Resilient Mindsets: Becoming more resilient

This week I want to talk more about reliance, that bounce back factor that allows us to experience life in a positive and fulfilling way. With that in mind I have been re-reading some excellent books and in particular “The Power of Resilience” written by Robert Brooks and Sam Goldstein. Brooks and Goldstein have been studying this topic for many years and have a  great way of understanding the processes involved. Those of you who are parents might also find their book Raising Resilient Children worth a look.

They came up with a list of ten features that make up a resilient mindset which I would like to share with you:

  • A sense of control in one’s own life experience.
  • Possessing strategies to develop “stress hardiness”.
  • The ability to be empathic.
  • Having and using good communication and interpersonal skills.
  • Good problem-solving and decision making skills.
  • The ability to establish realistic goals and expectations.
  • Being able to learn from results of both successes and failures.
  • Possessing compassion and take action to be a contributing part of society.
  • “Living a responsible life based on a set of thoughtful values.”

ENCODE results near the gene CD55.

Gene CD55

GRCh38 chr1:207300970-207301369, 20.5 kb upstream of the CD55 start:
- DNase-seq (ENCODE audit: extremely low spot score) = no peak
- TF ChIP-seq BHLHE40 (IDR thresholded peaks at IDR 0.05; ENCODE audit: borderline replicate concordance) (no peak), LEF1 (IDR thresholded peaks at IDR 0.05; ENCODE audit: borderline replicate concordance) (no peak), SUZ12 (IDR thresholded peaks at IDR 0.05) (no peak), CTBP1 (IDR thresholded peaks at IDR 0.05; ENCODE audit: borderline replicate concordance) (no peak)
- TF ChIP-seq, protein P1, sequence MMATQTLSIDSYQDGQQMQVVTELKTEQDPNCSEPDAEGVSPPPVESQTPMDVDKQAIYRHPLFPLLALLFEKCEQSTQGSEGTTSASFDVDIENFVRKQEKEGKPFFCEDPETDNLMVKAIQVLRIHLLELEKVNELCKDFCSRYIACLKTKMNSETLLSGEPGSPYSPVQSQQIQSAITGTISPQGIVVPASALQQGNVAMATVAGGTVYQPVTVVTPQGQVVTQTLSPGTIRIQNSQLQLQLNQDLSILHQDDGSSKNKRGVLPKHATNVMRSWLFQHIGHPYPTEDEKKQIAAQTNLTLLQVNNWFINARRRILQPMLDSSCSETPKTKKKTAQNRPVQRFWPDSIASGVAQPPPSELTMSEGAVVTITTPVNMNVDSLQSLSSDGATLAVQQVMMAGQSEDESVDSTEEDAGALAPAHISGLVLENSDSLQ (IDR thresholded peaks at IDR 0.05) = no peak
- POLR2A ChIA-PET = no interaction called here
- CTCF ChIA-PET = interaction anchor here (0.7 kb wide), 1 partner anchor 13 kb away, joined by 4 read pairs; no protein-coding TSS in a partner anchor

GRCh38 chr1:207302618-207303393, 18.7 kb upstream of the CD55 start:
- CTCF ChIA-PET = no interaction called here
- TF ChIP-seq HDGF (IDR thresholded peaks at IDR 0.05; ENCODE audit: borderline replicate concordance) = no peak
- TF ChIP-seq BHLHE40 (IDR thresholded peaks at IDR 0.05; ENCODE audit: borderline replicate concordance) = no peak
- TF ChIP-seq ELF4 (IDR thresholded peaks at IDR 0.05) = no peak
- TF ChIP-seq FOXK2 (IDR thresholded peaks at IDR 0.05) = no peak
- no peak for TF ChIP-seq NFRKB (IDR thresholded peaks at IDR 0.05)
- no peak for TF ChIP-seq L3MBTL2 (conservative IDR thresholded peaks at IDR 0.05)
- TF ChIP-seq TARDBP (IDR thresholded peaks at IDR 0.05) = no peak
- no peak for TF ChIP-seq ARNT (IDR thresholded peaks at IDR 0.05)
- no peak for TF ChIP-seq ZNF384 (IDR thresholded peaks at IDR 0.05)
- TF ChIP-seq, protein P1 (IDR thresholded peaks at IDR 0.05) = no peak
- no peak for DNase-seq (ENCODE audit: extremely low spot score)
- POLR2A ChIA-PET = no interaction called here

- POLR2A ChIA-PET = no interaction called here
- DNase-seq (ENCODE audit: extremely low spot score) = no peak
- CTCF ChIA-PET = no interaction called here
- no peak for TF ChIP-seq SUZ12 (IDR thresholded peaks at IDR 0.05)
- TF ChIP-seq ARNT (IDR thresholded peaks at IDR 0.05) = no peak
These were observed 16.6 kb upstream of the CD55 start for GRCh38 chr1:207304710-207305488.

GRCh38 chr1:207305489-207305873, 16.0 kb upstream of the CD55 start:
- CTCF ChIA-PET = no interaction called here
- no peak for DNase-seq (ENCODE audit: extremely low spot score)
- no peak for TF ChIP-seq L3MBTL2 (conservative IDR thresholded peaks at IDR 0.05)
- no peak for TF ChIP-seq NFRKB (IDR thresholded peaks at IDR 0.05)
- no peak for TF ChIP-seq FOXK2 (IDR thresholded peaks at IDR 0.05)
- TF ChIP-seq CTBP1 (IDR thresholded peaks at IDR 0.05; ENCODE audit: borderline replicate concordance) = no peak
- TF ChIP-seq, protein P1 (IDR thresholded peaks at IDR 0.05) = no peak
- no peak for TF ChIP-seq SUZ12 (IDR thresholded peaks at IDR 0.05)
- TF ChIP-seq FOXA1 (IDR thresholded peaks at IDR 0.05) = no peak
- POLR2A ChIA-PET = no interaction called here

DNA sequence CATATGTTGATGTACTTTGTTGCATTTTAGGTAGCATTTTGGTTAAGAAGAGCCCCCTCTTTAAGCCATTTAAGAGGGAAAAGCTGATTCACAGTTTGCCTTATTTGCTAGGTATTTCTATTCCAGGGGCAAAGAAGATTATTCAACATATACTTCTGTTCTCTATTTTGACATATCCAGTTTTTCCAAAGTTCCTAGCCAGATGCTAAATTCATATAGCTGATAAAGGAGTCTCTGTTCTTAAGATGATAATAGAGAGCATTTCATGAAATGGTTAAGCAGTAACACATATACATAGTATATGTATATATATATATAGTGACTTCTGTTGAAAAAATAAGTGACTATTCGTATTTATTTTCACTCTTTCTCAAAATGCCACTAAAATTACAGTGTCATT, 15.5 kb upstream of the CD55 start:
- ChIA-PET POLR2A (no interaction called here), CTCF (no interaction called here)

• Feeling special (as opposed to self-centred) and also helping others to feel the same way.

Over the coming weeks I intend to use the above features to explore how we can increase our own resilience. Some of my explorations will be based on the work of Goldstein and Brooks. I will also bring in other aspects drawn from my own experience and study including; NLP, Transactional Analysis, Positive Psychology, Emotional Intelligence and some other more experiential ways of looking at things such as mindfulness. There are so many ways we can go with this that I would like to invite you to get involved. Do share your own thoughts and ideas, comment on my ideas and share this blog with others who might be interested.

To get us started here are some questions that I recommend you consider and apply to your own life.

  1. How much control do you have over your life?
  2. How could you get more control?
  3. Is your glass half full or half empty? Or is it something else entirely?
  4. How do you handle stress?
  5. How easily can you put yourself in someone else’s shoes?
  6. Do people understand you when you relate to them or do  you often end up feeling misunderstood.